By Ohanu Dabri Olohije and Oluoma Omeje (Lead Writers)
Despite decades of commitments, prioritisation and investments, Nigeria continues to grapple with preventable maternal and neonatal deaths. According to the 2018 Nigeria Demographic and Health Survey (NDHS), maternal mortality in Nigeria stands at 512 deaths per 100,000 live births and 132 deaths per 1,000 live births for children under age five. These statistics are very far from the Sustainable Development Goal (SDG) targets of reducing maternal mortality to less than 70 deaths per 100,000 live births and reducing under five mortality to as low as 25 per 1,000 live births. Likewise, in Niger State, 1 in every 95 women dies from preventable pregnancy and childbirth related issues.
Listening to What Women Want — their voices, needs and perspectives to quality maternal health is very vital if the SDG targets are to be achieved.
Women and girls have spoken, now it’s time to listen
From 2018 to 2019, White Ribbon Alliance — a global initiative that advocates for women’s and girls’ health, rights, and gender equality — conducted a campaign in Niger State to listen to “What Women Want” and “Midwives Voices”. Among the various demands, the provision of resources for the implementation of family planning initiatives and the deployment of skilled and better-supported female midwives and nurses in the health facilities topped the priority list. Similarly, in 2020, the “Why are Women Dying While Giving Birth in Nigeria” report, a community-informed maternal death review supported by MSD for Mothers found that there was a need for accountability for maternal and perinatal deaths in the community, as well as a need to implement a community Maternal Death Surveillance and Response (C-MPDSR) to ensure each maternal death was accounted for.
In January 2023, White Ribbon Alliance, with support from the Bill & Melinda Gates Foundation, engaged Nigeria Health Watch to implement the Women’s Voices for Action: Advocacy and Communications for Better Maternal Health Care project. The aim is to use evidence from the ‘What Women Want’ and ‘Midwives Voices’ campaigns to inform decision-making and programme implementation, ensuring that women’s needs are met.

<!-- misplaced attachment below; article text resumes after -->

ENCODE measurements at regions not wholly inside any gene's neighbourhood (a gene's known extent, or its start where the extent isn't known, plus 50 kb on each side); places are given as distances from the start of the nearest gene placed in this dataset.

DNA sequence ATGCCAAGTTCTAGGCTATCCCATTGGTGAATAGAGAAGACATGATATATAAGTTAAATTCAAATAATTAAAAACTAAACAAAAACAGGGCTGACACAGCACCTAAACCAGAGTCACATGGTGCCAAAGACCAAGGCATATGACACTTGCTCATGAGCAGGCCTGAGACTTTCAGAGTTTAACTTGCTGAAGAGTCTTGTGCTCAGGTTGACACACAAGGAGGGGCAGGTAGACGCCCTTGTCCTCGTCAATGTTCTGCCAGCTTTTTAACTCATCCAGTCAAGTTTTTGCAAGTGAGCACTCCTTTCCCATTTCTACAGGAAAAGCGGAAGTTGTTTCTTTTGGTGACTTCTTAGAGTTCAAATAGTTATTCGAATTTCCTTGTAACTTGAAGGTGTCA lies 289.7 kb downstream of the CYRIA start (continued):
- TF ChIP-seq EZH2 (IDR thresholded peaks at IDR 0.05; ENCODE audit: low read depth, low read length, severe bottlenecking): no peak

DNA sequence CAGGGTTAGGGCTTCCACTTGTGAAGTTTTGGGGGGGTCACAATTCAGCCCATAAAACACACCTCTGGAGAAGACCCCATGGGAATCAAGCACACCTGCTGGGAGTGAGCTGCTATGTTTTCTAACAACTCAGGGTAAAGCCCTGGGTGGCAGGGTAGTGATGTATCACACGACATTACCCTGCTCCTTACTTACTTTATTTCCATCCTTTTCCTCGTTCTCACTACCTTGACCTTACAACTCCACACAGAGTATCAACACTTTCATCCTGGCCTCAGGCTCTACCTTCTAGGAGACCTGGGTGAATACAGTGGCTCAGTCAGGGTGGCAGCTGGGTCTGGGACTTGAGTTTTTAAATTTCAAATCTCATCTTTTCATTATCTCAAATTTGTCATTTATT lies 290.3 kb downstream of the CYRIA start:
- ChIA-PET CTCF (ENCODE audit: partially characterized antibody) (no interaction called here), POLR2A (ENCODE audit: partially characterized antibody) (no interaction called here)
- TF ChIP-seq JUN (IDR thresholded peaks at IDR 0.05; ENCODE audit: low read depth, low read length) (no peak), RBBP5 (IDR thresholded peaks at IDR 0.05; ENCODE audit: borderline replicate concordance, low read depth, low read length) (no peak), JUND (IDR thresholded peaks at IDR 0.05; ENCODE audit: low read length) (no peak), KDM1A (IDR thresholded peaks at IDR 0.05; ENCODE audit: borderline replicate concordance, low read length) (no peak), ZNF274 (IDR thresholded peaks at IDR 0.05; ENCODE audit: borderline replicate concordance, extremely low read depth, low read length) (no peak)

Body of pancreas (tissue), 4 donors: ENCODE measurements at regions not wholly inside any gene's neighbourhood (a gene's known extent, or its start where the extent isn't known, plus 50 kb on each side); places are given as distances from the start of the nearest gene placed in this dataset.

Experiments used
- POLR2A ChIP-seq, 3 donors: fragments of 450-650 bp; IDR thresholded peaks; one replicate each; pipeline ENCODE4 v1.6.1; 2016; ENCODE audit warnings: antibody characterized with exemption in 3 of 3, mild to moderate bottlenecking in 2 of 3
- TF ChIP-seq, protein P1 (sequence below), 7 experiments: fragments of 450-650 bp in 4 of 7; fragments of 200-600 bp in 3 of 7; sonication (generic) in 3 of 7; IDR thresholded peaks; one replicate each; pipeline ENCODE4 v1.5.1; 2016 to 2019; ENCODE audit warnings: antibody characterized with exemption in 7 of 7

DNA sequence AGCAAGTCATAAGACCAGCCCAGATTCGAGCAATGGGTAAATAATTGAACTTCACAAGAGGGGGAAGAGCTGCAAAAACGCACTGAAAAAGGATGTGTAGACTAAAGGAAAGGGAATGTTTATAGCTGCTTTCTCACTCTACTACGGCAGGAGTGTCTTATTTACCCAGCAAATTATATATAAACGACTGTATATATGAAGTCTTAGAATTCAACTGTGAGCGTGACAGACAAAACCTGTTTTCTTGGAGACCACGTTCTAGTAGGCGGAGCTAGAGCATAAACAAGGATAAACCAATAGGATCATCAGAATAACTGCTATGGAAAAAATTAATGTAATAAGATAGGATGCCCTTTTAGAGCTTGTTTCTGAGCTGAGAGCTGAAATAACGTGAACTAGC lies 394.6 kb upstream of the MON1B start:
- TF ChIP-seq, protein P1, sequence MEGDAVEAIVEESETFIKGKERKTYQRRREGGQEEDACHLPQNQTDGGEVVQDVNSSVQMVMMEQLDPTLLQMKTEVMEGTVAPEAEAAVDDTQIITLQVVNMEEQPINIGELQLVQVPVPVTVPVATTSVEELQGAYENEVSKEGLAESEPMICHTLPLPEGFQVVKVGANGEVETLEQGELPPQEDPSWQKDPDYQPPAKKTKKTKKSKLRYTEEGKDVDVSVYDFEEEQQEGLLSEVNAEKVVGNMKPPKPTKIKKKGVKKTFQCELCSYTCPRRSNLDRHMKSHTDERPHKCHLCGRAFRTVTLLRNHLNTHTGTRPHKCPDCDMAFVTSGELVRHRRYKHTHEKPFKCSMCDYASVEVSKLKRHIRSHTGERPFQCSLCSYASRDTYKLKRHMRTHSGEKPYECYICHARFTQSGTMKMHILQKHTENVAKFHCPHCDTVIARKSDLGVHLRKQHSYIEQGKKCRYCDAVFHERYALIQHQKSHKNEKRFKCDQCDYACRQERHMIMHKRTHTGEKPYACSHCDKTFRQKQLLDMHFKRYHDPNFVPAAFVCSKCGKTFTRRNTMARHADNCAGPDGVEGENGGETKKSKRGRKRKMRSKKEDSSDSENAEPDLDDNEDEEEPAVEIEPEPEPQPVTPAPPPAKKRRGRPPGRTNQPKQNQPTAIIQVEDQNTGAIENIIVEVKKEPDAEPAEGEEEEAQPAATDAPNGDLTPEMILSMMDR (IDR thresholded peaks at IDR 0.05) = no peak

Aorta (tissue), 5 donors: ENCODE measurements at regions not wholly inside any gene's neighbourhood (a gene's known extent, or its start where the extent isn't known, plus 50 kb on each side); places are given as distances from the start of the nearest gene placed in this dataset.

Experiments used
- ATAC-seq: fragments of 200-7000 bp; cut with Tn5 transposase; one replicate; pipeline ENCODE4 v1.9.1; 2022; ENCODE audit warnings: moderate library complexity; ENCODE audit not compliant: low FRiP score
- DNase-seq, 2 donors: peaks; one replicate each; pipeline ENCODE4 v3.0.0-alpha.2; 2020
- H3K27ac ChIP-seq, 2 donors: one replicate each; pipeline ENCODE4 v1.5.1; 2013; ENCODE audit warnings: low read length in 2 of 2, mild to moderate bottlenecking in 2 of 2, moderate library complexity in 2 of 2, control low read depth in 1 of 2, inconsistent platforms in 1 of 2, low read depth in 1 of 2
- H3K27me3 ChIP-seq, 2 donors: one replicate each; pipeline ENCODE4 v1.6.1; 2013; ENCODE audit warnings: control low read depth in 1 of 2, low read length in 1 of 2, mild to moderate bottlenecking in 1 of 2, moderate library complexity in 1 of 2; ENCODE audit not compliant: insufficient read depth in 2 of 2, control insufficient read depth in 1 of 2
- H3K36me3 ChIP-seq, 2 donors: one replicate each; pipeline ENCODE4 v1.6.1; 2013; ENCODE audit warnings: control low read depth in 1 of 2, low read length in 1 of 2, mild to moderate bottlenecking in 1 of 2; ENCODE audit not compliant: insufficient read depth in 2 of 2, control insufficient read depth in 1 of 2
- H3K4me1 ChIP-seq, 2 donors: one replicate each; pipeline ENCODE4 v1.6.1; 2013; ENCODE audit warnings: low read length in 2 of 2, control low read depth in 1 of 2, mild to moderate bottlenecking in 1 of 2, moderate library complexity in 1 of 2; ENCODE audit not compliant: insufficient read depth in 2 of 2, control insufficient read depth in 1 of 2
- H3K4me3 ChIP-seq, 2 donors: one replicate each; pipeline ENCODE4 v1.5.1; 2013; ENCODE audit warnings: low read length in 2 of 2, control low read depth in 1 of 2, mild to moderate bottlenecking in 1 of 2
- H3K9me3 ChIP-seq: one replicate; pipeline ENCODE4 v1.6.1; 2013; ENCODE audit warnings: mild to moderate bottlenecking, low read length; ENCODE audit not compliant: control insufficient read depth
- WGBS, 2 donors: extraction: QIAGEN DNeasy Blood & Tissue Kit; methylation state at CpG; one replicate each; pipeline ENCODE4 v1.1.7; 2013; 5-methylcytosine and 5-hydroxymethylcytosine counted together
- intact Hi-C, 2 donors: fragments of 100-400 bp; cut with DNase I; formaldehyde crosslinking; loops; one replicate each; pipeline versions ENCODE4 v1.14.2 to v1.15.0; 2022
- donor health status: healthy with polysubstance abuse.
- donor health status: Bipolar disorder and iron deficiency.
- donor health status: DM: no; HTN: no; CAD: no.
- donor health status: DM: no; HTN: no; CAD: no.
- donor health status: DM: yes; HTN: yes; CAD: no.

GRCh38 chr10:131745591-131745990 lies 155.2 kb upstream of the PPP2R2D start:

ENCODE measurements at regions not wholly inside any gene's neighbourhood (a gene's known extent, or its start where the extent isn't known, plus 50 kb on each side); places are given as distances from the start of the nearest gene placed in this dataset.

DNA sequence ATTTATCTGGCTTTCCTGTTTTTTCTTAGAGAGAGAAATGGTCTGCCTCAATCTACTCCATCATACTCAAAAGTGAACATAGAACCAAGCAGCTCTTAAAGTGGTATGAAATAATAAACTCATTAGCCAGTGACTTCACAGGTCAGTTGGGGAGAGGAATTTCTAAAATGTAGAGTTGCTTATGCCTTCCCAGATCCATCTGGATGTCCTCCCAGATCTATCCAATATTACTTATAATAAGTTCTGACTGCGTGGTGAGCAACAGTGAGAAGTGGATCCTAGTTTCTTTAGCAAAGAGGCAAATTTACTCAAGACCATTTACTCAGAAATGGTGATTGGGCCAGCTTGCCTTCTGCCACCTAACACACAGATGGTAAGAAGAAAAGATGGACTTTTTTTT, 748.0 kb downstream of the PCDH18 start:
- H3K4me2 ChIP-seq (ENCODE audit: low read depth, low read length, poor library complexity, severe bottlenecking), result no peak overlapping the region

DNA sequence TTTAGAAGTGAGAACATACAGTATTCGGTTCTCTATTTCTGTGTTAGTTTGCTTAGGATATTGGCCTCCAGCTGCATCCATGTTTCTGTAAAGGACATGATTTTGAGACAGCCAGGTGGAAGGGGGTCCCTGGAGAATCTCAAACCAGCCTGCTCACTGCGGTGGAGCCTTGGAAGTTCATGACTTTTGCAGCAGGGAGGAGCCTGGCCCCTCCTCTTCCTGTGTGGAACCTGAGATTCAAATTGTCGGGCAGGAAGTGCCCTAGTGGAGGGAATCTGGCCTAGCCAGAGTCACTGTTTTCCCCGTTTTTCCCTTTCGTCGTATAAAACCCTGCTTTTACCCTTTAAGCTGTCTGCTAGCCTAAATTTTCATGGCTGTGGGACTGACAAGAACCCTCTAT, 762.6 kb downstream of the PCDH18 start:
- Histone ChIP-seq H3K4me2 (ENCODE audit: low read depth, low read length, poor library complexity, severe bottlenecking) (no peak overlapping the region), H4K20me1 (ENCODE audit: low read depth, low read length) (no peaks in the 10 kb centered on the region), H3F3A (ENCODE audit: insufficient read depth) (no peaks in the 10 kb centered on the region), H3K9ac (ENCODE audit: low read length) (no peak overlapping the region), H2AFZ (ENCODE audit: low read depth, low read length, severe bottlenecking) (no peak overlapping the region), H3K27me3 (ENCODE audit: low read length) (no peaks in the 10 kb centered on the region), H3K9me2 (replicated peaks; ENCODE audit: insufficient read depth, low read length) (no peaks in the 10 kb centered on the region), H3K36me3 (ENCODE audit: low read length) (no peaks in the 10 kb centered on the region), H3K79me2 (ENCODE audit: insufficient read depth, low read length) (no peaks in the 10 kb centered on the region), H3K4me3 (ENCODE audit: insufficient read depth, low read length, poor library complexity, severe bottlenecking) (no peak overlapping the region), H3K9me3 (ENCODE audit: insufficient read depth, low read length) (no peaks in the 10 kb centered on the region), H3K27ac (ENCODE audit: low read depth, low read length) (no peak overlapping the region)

Drawing from the major demands of women and midwives during these campaigns, three advocacy objectives were derived to support Niger State:
- Increase funding releases for family planning services.
- Support availability of skilled midwives in the focal Primary Health Centres (PHCs)
- Institutionalise community MPDSR committees for improved accountability in at least three communities.
Before proceeding with any advocacy objective, it was crucial to have a comprehensive understanding of the situation in the state. Therefore, using a mixed-method research methodology — quantitative and qualitative — the team carried out a baseline assessment to ascertain the current state of affairs in the state. Quantitative data was obtained from the approved state health budgets over a five-year period (2019 to 2023) at the Niger State Primary Healthcare Development Agency (NSPHCDA) and the Niger State Planning Commission (NSPC). Respondents for the qualitative assessment were selected based on the relevance of their roles in the state’s health budget development and release, as well as the MPDSR and the availability and distribution of midwives in the state. At the state level, key informant interviews (KIIs) were conducted at the State Ministry of Health (SMoH), NSPHCDA and NSPC. At the community level, respondents were women of childbearing age in the community, traditional leaders and skilled birth attendants.
Findings from the situation analysis were discussed across the advocacy objectives, as follows:
- Trend and drivers of budget allocations and releases for family planning (FP) services in the state
From 2019 to 2023, budget allocation increased annually with a slight dip from the 2020 allocation by 26.34% in 2021. However, while budget releases increased between 2019 and 2020 by 33% and 18% respectively, there were no releases from 2021.